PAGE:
“Building a treehouse village was something we had dreamt about for years,” Ziegler tells me. “We were familiar with Treehouse Masters’ ‘whimsy’ designs and also their proprietary hardware used to safely attach and support the platforms, while allowing for growth and sway of the trees.”
They reached out to Nelson Treehouse, the family behind the show, and that dream took a large step forward to reality. Nelson’s team taught the Metroparks how to build their village.
“Partnering with Metroparks Toledo on the Treehouse Village has been such a meaningful project because it brings the joy of treehouses to more people,” says Pete Nelson, host of Treehouse Masters. “My team and I love working on public treehouses for that reason: getting more folks out into nature and up into the trees.”
And this brings me back to the many treehouses—private and rental—I’ve begun to see in Ohio and on road trips in the Midwest.
Nelson tells me that “interest in treehouses really seems to know no geographic bounds,” but at regional home and garden shows he does frequently meet Midwesterners working on treehouses. “There also seems to be a particularly strong tradition of DIY treehouse building in the Midwest,” he adds.
Clearly, treehouses are compelling places to be, unique and almost fairytale like in nature, with some of the mystery of an Ewok village. This is partly behind the growing trend of treehouses as vacation lodging options.
“Treehouses are definitely the favorite accommodation to book,” Ruben Martinez, co-founder of Glamping Hub tells me. Glamping Hub has 425 treehouses in countries globally. “In 2018, in the list of 50 most-booked accommodations on Glamping Hub, 10 were treehouses,” he adds.
Ohio has several of these luxury treehouse lodging options—particularly south of Cleveland—like Berlin Woods and The Mohicans. These are rustic-yet-boutique accommodations, offering the luxuries of what you want in lodging—living rooms and decks with dramatic views, lofts, full bedrooms, kitchenettes, and in some cases, seasonal outdoor showers—while also taking you away from it all, by placing you several feet into the air in a unique wooded setting.
(The Mohicans even has two treehouses designed by Pete Nelson and caught the attention of couples like actor Matthew McConaughey and model and designer, Camila Alves. This year, Alves’ Women of Today gave away free nights at The Mohicans.)
“People are driven by this unique experience and trying something different,” says Martinez.
To me, there is also a primal appeal to climbing up into the canopy—something I experience when I’m out hiking. There is a bonding to the living, breathing forest—of being a guest of the connected and aptly named Wood-Wide Web. There is something special about tracing the distinct lines of crown shyness (when the crowns of trees refuse to touch) with your eyes. It is a reminder that nature is our first home—treehouses are a blend of our current homes with that original space.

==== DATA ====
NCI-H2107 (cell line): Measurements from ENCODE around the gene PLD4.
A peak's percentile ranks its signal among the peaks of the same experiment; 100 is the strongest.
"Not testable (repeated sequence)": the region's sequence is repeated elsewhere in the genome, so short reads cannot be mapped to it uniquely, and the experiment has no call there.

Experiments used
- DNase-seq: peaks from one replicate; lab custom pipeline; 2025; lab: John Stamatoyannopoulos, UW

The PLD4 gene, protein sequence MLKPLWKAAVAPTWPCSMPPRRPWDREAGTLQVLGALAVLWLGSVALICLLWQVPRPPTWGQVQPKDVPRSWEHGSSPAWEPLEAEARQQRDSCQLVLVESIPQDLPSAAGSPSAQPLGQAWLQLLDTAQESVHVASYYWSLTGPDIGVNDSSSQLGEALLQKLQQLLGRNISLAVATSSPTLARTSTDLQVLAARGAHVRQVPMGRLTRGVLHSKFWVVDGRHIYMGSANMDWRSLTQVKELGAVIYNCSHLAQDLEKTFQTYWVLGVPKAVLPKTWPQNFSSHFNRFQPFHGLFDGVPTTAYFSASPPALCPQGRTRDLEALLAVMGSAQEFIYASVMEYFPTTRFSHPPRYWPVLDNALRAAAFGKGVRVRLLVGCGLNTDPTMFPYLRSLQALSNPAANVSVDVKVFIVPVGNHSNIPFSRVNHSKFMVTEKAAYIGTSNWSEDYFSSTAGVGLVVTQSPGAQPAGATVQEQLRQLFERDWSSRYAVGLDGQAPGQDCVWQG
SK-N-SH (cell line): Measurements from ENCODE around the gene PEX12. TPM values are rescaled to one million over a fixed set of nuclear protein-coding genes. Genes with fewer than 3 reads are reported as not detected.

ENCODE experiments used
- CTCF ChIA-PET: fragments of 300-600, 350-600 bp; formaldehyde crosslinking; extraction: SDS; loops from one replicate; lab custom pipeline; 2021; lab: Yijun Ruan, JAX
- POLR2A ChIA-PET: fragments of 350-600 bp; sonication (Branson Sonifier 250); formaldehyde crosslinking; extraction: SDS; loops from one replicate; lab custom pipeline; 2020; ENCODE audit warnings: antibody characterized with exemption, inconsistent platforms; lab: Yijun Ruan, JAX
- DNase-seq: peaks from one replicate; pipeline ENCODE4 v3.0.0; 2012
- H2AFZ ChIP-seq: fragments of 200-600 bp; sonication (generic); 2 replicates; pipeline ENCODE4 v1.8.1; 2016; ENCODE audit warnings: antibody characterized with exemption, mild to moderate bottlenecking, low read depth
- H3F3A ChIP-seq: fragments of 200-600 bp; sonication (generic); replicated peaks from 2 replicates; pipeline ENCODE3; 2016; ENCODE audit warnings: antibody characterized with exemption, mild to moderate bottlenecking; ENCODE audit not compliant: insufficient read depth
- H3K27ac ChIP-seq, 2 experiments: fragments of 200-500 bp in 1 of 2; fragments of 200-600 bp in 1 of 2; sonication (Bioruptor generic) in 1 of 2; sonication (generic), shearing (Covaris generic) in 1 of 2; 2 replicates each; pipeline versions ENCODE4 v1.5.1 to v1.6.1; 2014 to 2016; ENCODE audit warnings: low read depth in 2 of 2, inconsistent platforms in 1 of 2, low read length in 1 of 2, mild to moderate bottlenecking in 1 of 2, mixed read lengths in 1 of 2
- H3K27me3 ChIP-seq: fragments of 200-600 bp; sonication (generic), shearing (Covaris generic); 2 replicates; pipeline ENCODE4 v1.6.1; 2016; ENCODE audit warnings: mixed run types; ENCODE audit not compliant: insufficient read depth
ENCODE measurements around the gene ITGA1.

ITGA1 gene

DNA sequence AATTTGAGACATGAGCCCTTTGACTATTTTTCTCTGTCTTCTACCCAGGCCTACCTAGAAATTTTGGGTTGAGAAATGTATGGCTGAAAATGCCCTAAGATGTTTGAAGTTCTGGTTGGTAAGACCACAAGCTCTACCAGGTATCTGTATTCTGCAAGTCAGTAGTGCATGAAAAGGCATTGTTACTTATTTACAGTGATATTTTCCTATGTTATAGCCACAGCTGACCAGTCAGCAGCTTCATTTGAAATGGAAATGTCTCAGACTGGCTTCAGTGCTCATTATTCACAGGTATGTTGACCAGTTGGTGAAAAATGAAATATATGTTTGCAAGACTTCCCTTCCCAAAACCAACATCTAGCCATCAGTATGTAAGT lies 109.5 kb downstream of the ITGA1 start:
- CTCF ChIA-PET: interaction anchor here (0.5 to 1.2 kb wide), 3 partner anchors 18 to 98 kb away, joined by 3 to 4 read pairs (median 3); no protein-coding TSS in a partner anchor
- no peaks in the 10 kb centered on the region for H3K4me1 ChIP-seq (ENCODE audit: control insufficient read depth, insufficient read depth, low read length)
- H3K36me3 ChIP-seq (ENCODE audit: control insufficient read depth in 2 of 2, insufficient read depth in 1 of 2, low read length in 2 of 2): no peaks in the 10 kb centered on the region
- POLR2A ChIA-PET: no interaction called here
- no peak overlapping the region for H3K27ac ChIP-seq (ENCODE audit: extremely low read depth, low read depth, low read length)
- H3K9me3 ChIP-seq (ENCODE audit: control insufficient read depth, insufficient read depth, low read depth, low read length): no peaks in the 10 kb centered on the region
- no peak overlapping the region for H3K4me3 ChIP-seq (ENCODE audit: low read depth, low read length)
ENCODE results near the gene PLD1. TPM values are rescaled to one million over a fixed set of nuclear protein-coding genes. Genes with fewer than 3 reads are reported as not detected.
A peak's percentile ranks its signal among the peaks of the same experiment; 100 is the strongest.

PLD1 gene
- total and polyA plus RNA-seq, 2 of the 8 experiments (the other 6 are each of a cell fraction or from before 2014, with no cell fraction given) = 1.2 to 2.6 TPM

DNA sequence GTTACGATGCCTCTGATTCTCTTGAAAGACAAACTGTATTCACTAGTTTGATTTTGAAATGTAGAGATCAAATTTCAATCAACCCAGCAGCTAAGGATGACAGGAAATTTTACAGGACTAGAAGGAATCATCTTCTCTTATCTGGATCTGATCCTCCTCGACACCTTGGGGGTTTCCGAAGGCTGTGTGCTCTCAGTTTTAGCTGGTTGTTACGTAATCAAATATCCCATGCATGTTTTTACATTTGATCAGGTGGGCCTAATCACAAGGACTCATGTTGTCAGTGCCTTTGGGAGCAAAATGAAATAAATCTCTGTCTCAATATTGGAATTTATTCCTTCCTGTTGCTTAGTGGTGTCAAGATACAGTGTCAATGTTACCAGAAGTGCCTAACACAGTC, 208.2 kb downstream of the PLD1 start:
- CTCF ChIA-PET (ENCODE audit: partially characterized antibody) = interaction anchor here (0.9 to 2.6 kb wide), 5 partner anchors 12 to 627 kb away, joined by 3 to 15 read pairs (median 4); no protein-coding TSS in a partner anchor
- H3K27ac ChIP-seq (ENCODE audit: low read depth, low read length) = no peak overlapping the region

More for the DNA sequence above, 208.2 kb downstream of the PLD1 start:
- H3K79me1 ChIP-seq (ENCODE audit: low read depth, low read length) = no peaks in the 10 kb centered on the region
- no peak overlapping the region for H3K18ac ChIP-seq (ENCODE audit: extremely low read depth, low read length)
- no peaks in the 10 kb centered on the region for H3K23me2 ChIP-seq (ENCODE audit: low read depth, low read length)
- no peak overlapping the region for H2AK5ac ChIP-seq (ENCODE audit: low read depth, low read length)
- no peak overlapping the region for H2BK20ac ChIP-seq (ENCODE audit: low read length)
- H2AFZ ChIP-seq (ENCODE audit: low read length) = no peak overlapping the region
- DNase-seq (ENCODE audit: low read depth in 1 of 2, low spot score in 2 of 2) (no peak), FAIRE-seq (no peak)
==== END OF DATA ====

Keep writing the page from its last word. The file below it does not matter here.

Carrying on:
“Our love of tree-climbing and treehouses most certainly came from our ancestors,” Dr. Meg Lowman, the director of TREE Foundation, tells me when I ask her about her work on trees. Lowman is a canopy explorer and forest conservation biologist. “After all, we originated in the trees.” She jokes that she wishes she had a handy tail when she’s up there.
“I believe that children love tree-climbing as a primal instinct and that adults as well as kids resonate to treehouses because it is part of our evolutionary heritage,” adds Lowman. “There is something special about being in a tree house, and not just the wonderful oxygen up there, but also the view, the surrounded-sound nature and the sense of escape from our planetary stresses.”
In other words, treehouses allow us to slip the surly bonds of adult pressures and refresh.
“They harken back to the whimsy of childhood dreams,” Nelson tells me. “And they have a beautiful ability to connect our past with our future: when we build treehouses for our children, we link our own childhoods to theirs.”
Ultimately, it is that connection that is hard to disagree with; returning back to that childhood under the nature club presidency of my spouse, her youngest brother eventually built a treehouse for his own kids—passing on those experiences he loved and giving them a new perspective on what a tree can be.
When we climb a ladder or stairway upwards, whether it is at home or at the Treehouse Village, we are taken places without needing to travel far away. Treehouses refuel our imaginations and they give us license to re-discover the outdoors, reuniting us with the forest.
And they even have the power to turn us into time-travelers, where being a child can feel the most like being human.